Wind energy helps California fight back the drought

July 1, 2014 0 By Erin Kilgore

Wind Energy help drought

US energy systems consume as much as 62 trillion gallons of water every year

The environmental benefits of renewable energy are often highlighted but putting them into context can be somewhat difficult. One of the often overlooked benefits of clean energy is the fact that it consumes very little water. Most of the world’s conventional energy systems are used to produce steam through the evaporation of massive amounts of water. In 2008, the United States’ conventional energy systems consumed as much as 62 trillion gallons of freshwater from the country’s rivers and lakes.

Drought causes decline in California’s energy production

The country’s wind energy sector currently saves approximately 35 billion gallons of water every year. In the U.S., the availability of water is not typically something at the forefront of people’s minds, but during the country’s record-breaking drought, the nation’s water supplies have begun receiving significant attention. California is currently facing the worst drought it has experienced throughout its long history. As of the beginning of June, the state’s main water reservoirs only held 50% of their average capacity.

Wind energy helps the state avoid blackouts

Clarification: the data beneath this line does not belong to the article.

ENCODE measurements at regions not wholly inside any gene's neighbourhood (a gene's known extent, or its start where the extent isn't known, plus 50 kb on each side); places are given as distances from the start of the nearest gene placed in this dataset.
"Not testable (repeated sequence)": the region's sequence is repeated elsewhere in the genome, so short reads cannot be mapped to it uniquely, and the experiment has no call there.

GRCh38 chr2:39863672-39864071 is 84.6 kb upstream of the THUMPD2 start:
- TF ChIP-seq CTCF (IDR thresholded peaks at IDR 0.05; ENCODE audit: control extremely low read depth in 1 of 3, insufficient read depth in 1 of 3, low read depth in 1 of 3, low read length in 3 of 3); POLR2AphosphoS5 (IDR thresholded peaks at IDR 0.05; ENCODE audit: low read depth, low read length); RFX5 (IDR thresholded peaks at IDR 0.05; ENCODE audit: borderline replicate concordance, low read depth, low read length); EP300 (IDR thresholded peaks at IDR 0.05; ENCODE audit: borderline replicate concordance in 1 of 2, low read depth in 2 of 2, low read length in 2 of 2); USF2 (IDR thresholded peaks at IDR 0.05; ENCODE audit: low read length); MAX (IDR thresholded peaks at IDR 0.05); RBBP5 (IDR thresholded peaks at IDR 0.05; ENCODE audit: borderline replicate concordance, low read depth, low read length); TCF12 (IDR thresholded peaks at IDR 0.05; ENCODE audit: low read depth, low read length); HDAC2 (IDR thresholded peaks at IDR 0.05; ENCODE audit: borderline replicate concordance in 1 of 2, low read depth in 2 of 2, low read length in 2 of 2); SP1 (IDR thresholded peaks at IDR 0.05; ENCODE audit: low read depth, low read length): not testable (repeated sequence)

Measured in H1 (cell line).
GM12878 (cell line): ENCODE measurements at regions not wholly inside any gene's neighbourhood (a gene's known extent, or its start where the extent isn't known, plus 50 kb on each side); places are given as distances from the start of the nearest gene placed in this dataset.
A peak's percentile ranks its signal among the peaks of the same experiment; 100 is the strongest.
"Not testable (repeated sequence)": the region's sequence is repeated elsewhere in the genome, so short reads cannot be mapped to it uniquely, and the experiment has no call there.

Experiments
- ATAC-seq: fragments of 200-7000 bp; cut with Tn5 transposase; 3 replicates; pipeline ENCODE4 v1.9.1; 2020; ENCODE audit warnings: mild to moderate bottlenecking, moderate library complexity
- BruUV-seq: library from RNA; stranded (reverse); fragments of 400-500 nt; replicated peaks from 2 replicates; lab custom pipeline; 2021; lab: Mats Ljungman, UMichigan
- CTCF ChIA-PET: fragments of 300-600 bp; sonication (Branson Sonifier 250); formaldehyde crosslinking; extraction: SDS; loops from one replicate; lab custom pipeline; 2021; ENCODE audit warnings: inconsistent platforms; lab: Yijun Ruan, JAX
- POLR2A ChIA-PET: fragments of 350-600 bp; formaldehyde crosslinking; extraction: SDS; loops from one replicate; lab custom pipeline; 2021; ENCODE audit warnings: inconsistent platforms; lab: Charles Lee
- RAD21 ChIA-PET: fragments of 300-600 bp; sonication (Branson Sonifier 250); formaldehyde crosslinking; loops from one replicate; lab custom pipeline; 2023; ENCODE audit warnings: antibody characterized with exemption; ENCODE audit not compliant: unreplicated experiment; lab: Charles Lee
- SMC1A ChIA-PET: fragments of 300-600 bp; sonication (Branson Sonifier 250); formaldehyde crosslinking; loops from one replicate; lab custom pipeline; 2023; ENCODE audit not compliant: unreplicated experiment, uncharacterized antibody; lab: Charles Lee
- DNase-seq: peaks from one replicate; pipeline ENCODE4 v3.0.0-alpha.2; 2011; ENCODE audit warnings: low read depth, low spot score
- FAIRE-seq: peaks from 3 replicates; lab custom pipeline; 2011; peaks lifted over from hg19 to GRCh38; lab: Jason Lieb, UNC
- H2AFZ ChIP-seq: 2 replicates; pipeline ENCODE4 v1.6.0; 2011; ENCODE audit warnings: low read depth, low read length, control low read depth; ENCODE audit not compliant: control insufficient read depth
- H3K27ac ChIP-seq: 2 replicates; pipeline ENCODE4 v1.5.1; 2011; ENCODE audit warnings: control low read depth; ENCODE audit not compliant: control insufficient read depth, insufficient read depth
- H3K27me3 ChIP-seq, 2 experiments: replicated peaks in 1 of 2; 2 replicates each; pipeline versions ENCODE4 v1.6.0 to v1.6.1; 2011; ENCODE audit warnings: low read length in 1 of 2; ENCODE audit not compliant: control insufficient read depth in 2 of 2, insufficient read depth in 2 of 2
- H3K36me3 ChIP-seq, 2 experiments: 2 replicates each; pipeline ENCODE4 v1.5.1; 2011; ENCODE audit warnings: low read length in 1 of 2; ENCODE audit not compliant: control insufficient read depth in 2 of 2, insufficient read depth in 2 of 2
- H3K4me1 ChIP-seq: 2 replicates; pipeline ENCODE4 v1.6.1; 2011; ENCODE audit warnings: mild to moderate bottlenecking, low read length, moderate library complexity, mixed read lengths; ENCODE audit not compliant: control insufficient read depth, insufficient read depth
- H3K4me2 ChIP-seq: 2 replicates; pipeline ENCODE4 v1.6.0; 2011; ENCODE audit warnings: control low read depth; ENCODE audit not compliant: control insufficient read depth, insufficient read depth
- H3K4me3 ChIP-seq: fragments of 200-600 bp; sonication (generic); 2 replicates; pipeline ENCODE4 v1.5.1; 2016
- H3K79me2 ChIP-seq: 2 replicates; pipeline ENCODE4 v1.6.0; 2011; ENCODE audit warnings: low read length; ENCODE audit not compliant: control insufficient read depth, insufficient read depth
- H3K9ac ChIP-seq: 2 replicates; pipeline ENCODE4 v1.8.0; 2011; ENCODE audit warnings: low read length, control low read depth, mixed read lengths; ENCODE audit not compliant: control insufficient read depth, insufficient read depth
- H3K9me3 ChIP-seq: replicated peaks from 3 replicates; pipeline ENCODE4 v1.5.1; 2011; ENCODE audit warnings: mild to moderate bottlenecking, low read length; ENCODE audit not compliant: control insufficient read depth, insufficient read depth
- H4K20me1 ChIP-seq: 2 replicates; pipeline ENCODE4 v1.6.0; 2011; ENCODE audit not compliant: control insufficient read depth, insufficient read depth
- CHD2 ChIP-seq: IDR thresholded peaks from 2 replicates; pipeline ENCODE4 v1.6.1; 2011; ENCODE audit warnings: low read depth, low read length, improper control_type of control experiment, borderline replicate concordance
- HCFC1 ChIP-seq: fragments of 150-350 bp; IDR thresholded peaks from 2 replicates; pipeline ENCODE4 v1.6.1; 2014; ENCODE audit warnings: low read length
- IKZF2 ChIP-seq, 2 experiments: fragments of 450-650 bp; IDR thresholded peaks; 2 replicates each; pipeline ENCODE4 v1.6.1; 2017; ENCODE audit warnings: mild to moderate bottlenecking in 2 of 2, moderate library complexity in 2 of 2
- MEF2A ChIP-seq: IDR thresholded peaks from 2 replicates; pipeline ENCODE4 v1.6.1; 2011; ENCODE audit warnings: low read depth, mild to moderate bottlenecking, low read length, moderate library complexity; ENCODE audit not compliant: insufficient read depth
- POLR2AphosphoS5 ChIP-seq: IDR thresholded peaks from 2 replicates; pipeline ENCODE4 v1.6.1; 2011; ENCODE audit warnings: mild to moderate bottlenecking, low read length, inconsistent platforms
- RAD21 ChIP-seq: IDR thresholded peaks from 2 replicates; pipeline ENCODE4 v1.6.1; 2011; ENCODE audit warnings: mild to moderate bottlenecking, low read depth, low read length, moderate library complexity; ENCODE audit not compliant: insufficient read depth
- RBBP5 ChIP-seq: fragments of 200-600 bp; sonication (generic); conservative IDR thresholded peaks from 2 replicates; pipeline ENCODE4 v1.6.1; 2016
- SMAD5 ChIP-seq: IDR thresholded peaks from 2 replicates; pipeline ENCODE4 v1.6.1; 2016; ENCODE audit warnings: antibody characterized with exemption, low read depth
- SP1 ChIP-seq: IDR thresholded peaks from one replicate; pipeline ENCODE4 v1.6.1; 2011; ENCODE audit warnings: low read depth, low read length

Dwindling water resources have obvious implications when it comes to the availability of water, but what many people do not know is that a declining water supply can have a negative impact on the state’s ability to generate electrical power. Since the drought began, California’s hydroelectric production has dropped by 47%. In some cases, the decline in the state’s ability to use water for energy would have lead to blackouts, but California’s wind energy sector has managed to avert such problems.

Solar power also contributes to California’s ongoing fight against the drought

In April, California set a new record in terms of wind energy generation, reaching 4,768 megawatts. The state’s previous record stood at 4,302 megawatts, which was recorded in June of last year. California’s wind power systems have managed to offset the negative impact that the state’s drought has had in terms of energy production. Solar power has also helped reduce the effects of the drought, reducing the state’s reliance on hydropower and helping to avoid the prevalence of blackouts.